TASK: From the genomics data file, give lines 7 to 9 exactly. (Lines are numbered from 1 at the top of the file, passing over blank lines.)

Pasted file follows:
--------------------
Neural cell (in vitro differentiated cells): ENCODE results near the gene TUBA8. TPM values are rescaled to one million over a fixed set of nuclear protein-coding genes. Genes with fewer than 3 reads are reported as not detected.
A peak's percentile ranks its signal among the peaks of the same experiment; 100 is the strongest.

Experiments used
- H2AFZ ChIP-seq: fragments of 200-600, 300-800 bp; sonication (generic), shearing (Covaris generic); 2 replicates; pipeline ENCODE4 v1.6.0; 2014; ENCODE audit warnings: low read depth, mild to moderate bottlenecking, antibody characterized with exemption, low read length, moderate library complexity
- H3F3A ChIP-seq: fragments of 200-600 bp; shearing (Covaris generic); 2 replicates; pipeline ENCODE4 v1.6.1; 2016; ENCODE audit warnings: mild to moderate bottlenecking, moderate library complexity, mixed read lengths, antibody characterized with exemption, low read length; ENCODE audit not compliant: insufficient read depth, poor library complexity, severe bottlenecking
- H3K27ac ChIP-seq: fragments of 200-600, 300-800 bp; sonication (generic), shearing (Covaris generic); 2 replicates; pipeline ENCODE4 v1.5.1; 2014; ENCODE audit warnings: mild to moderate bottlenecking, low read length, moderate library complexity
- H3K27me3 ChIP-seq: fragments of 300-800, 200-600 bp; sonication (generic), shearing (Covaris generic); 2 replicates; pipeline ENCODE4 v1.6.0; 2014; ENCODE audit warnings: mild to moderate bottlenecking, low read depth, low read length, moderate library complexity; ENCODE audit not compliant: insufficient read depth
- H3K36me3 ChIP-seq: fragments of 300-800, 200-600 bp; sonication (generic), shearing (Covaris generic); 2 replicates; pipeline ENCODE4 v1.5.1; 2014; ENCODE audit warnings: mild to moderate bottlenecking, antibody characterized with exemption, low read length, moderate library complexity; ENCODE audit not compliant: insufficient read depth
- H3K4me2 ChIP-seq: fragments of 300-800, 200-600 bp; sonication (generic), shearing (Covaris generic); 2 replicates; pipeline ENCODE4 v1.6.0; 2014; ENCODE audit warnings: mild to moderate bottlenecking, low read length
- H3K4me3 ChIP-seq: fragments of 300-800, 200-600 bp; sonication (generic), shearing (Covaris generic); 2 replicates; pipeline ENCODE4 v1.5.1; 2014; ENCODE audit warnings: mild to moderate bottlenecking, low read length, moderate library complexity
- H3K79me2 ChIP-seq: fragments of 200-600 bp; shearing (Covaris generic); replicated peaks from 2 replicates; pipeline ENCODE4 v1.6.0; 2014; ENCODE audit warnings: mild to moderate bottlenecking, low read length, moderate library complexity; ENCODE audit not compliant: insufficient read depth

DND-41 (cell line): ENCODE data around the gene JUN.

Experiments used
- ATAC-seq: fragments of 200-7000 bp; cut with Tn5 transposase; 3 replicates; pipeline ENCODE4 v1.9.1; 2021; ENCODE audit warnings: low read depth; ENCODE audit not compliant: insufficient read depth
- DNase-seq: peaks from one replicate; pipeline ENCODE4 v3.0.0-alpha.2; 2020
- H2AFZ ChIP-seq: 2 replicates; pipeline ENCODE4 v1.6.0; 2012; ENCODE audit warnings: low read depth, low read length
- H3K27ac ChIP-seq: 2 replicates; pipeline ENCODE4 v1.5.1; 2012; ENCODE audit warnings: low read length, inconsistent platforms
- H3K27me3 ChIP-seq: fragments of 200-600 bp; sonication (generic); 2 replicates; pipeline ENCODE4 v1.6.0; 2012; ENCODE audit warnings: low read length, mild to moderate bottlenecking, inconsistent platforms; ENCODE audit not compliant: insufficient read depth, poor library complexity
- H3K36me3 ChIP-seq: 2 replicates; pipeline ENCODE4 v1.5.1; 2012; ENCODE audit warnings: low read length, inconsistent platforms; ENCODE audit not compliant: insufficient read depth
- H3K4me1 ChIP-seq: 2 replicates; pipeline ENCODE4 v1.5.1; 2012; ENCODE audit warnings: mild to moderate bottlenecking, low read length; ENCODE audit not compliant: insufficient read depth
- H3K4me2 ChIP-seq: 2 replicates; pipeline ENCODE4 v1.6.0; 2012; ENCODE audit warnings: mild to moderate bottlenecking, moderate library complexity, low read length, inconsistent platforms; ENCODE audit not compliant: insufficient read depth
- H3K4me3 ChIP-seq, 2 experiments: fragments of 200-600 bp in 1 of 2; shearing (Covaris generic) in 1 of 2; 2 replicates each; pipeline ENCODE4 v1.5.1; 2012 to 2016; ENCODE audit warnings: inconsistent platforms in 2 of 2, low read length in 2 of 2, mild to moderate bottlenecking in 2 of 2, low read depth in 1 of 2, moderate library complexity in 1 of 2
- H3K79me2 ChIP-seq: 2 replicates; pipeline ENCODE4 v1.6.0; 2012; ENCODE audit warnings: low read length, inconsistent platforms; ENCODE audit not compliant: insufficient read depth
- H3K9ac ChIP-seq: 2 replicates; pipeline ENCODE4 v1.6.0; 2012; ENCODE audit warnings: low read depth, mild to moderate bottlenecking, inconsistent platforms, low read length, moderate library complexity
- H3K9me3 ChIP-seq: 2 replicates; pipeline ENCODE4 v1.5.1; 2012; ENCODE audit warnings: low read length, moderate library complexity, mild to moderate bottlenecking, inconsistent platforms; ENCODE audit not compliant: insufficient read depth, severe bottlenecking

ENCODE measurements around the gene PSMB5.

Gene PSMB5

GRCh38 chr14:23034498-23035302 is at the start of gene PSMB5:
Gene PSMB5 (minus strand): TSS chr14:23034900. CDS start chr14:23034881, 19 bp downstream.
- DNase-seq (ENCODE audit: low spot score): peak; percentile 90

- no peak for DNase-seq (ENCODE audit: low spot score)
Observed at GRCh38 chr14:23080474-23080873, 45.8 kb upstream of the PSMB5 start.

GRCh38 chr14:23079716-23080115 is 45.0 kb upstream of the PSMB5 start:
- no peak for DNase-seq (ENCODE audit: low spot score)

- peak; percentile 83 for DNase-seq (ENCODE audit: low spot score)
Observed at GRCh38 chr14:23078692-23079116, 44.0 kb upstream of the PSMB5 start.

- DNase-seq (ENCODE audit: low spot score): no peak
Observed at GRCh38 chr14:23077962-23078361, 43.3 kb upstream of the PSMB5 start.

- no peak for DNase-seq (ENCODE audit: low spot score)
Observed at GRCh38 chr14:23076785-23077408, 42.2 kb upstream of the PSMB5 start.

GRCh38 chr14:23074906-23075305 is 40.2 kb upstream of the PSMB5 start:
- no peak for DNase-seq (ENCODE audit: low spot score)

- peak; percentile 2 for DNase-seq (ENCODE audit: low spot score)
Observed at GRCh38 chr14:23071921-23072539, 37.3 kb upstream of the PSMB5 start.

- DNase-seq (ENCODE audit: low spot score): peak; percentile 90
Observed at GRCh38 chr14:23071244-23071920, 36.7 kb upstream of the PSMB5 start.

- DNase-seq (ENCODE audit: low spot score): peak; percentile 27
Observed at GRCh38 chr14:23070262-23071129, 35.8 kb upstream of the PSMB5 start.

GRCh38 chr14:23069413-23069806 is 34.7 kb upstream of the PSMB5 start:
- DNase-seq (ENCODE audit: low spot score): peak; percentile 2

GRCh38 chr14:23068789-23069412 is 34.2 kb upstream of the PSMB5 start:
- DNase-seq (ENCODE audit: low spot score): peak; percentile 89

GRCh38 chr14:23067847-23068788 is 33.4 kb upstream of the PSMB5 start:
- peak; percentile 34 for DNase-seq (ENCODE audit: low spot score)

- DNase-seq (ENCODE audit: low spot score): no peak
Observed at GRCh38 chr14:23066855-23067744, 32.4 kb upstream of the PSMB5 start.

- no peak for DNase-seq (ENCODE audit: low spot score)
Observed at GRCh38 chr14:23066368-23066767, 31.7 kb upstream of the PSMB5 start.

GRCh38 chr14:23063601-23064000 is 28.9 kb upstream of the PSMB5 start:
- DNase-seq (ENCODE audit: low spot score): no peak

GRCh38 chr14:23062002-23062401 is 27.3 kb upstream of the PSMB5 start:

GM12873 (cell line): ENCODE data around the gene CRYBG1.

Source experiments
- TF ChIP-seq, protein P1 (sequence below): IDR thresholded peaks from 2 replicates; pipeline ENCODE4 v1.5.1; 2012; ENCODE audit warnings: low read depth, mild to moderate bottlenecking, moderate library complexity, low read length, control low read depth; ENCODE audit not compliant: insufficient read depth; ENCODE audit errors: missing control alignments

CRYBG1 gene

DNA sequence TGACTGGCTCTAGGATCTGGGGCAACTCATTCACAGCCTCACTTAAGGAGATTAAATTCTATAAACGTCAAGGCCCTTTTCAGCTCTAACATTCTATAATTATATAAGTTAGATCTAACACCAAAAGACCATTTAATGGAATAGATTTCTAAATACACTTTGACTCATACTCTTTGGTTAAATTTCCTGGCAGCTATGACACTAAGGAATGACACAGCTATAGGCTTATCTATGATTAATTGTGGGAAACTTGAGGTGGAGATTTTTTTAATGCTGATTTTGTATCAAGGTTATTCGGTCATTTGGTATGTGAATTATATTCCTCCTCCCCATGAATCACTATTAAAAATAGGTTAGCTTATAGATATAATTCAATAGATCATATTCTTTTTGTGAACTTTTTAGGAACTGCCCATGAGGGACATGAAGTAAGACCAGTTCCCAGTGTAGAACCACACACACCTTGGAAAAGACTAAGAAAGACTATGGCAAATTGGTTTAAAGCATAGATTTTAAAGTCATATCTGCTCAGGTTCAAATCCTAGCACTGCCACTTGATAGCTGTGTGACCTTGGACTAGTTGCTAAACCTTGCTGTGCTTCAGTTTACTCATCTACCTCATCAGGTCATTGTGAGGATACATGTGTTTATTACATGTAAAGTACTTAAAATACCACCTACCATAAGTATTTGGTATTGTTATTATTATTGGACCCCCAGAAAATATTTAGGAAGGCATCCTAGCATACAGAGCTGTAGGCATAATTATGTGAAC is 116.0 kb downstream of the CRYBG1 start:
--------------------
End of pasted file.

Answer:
- H3K27me3 ChIP-seq: fragments of 300-800, 200-600 bp; sonication (generic), shearing (Covaris generic); 2 replicates; pipeline ENCODE4 v1.6.0; 2014; ENCODE audit warnings: mild to moderate bottlenecking, low read depth, low read length, moderate library complexity; ENCODE audit not compliant: insufficient read depth
- H3K36me3 ChIP-seq: fragments of 300-800, 200-600 bp; sonication (generic), shearing (Covaris generic); 2 replicates; pipeline ENCODE4 v1.5.1; 2014; ENCODE audit warnings: mild to moderate bottlenecking, antibody characterized with exemption, low read length, moderate library complexity; ENCODE audit not compliant: insufficient read depth
- H3K4me2 ChIP-seq: fragments of 300-800, 200-600 bp; sonication (generic), shearing (Covaris generic); 2 replicates; pipeline ENCODE4 v1.6.0; 2014; ENCODE audit warnings: mild to moderate bottlenecking, low read length